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Museum Returns Art To Rightful Owner After Research Project

IU Art Museum Program "The Spoils of War" is a self-guided tour which details art looted during World War II.

A research project conducted by an IU Art Museum curator has led to some startling discoveries – including a realization that some art the museum thought it owned actually belongs to someone else.

If you have walked through the IU Art Museum many times before, “The Spoils of War” program may bring you back. But this time you may notice a painting is missing and others are tagged with new information about their background.

The program grew out of Curator Jenny McComas’ research project aimed at educating audiences about the looting and destruction of fine art during World War II.

“The largest surprise occurred just shortly after we began researching and it came in form of a letter from a museum in Berlin requesting that we return a painting to them,” McComas said.

The “Flagellation of Christ” panel from an altarpiece around the 1480s was evidently stolen at the end of the war by an allied soldier when the museum was not staffed and Berlin was chaotic. McComas says IU Art Museum officials returned the painting this past summer — but there was still a question about others.

“It also confirms to us that our pieces have clean histories and we don’t have to worry about them in the future,” she said. “But what I have discovered is many of our pieces belong to Jewish owners during the war and very easily could have been looted.”

  • Master of the Holy Kinship

    Image 1 of 3

    Photo: Michael Cavanagh and Kevin Montague

    Master of the Holy Kinship, The Resurrection, late 15th century, oil on panel, Given in memory of Mrs. Nicholas H. Noyes.

  • Portrait of a Lady

    Image 2 of 3

    Photo: Michael Cavanagh and Kevin Montague

    Franz Seraph von Lenbach, Portrait of a Lady, 1895, oil on canvas, Gift of Mr. and Mrs. Felix Haurowitz, IU Art Museum.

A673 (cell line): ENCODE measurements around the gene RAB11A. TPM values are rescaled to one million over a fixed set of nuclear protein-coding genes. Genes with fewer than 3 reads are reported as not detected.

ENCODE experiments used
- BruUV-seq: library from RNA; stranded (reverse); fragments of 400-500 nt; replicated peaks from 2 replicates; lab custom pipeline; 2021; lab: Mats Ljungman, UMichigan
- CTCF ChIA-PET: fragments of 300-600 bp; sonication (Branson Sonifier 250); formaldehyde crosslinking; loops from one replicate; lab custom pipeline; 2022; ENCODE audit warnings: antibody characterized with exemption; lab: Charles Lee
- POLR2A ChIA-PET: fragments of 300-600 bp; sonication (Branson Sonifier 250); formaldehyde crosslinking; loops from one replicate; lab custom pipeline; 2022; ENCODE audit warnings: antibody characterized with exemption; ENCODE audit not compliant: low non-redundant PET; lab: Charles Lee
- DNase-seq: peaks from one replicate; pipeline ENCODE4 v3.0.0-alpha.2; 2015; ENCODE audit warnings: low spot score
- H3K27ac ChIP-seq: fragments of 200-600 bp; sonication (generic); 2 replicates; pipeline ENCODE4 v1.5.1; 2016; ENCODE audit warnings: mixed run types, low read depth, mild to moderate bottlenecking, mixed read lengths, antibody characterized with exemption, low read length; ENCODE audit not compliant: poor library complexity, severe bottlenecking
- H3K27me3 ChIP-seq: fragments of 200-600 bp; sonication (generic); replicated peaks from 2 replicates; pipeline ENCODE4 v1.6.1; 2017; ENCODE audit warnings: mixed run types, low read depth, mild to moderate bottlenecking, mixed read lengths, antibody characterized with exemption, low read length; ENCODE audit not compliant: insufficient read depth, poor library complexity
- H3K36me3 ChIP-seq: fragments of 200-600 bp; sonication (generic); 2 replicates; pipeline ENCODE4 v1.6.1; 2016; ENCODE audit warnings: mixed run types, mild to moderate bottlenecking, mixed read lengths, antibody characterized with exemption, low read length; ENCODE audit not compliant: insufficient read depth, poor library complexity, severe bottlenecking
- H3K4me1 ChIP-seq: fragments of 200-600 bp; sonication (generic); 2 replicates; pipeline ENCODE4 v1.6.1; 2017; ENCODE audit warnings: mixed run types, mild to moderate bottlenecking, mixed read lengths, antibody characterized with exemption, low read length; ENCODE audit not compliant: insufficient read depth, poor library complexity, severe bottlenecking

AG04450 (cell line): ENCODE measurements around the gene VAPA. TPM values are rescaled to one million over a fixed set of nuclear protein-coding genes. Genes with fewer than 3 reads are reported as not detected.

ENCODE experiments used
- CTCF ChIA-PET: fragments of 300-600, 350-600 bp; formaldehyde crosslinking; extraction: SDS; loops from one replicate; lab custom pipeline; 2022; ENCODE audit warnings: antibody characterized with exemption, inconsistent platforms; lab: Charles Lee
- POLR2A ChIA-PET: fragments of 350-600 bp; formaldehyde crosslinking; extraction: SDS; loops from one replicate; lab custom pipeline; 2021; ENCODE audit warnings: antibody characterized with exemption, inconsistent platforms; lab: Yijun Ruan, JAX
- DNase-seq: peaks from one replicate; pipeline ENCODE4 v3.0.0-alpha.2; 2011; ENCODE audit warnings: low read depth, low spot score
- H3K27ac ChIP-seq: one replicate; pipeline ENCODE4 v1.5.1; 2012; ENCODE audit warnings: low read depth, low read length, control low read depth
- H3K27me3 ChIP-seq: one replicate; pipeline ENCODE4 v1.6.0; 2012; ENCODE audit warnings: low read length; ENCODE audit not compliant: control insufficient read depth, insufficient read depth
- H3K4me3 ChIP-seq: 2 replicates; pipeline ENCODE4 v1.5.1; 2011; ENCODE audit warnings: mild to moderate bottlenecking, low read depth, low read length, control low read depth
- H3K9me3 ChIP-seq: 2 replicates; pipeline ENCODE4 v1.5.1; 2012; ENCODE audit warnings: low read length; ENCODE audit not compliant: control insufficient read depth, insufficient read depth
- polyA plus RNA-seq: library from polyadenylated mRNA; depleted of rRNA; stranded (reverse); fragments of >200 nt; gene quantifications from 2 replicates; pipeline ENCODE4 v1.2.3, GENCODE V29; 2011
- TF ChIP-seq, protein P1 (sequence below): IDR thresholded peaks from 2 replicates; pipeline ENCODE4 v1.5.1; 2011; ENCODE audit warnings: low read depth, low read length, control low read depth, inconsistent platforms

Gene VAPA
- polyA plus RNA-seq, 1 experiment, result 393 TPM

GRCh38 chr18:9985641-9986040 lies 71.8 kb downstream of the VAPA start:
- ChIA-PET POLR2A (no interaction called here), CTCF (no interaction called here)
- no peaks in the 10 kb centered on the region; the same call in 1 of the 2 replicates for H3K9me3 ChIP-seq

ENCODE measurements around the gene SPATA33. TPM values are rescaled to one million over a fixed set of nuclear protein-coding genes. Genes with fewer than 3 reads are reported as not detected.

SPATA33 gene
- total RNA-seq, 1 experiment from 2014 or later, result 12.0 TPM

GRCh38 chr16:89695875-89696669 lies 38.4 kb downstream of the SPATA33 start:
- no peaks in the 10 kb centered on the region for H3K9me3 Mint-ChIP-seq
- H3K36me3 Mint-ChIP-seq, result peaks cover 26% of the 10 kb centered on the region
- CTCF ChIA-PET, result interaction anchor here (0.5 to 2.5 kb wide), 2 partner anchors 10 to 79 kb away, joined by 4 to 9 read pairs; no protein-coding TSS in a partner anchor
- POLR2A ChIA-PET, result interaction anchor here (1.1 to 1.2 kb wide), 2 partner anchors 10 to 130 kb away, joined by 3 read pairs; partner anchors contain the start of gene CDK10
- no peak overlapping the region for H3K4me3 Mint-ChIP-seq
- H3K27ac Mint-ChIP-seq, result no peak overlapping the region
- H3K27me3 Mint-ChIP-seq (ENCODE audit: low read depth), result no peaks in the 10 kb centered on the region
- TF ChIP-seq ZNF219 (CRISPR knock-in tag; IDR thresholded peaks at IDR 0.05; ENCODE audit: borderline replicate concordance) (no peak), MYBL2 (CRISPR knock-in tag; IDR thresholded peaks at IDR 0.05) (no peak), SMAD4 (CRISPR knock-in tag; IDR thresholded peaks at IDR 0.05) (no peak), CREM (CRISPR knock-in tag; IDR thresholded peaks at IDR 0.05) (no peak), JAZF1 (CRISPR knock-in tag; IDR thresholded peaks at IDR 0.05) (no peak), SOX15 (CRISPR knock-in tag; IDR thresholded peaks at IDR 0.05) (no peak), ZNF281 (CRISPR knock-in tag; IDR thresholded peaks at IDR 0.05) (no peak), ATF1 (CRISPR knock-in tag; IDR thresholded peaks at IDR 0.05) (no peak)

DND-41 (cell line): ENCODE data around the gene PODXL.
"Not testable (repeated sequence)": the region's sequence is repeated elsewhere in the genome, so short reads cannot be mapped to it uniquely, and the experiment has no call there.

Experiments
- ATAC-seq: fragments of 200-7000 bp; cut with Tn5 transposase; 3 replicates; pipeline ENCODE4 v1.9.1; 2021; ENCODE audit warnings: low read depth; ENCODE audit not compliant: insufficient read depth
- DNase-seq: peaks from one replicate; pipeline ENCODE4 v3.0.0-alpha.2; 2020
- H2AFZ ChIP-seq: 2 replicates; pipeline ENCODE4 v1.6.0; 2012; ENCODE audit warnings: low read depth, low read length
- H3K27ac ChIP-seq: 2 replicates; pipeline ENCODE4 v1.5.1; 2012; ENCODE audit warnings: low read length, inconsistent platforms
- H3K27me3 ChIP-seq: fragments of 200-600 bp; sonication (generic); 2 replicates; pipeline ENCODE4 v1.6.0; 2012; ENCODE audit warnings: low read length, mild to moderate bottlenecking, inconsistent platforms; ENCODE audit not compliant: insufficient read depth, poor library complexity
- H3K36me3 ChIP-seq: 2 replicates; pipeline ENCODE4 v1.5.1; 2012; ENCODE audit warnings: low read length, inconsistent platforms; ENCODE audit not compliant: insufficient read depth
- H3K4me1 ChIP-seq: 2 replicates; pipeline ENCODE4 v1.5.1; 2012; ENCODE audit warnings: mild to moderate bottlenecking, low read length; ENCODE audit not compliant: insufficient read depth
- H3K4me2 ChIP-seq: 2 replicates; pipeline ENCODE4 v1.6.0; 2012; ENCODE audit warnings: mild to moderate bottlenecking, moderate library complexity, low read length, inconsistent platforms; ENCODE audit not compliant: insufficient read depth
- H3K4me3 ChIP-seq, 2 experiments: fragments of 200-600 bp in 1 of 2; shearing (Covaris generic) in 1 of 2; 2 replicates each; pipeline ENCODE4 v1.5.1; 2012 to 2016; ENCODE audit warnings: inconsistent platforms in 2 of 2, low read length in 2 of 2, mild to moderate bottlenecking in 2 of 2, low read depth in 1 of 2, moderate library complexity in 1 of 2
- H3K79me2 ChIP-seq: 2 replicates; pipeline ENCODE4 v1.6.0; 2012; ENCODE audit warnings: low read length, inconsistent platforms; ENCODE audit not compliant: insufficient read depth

• Oil on Canvas

    Image 3 of 3

    Photo: Michael Cavanagh and Kevin Montague

    Fernand Léger, Composition, 1924, oil on canvas, Jane and Roger Wolcott Memorial, Gift of Thomas T. Solley, IU Art Museum.

The Stories Behind the Art

Luckily the art was not looted – some pieces may even have been rescued at the last minute.

“One of my goals was to help people learn more about the ways in which wars really effects human culture, the destructive aspects of war on fine art and other cultural achievements,” McComas said.

Through the course of her research, McComas unearthed many stories behind the works of art.

Inner-disciplinary programs coordinator Natasha Ritsma is using the program to teach a class at IU.

“As soon as they heard the stories behind the works of art and learned a little bit more about the works of art where they came from and why they were created and how they ended up in Indiana, I think they became especially interested,” Ritsma said.

The program continues through the rest of the fall semester, and many of the pieces will remain on display as part of the permanent collection.

Joe Hren

Anchor, Indiana Newsdesk - WTIU & WFIU News. Follow him on Twitter @Joe_Hren

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  • Provenancier

    I believe the term you’re looking for is “inter-disciplinary.” 

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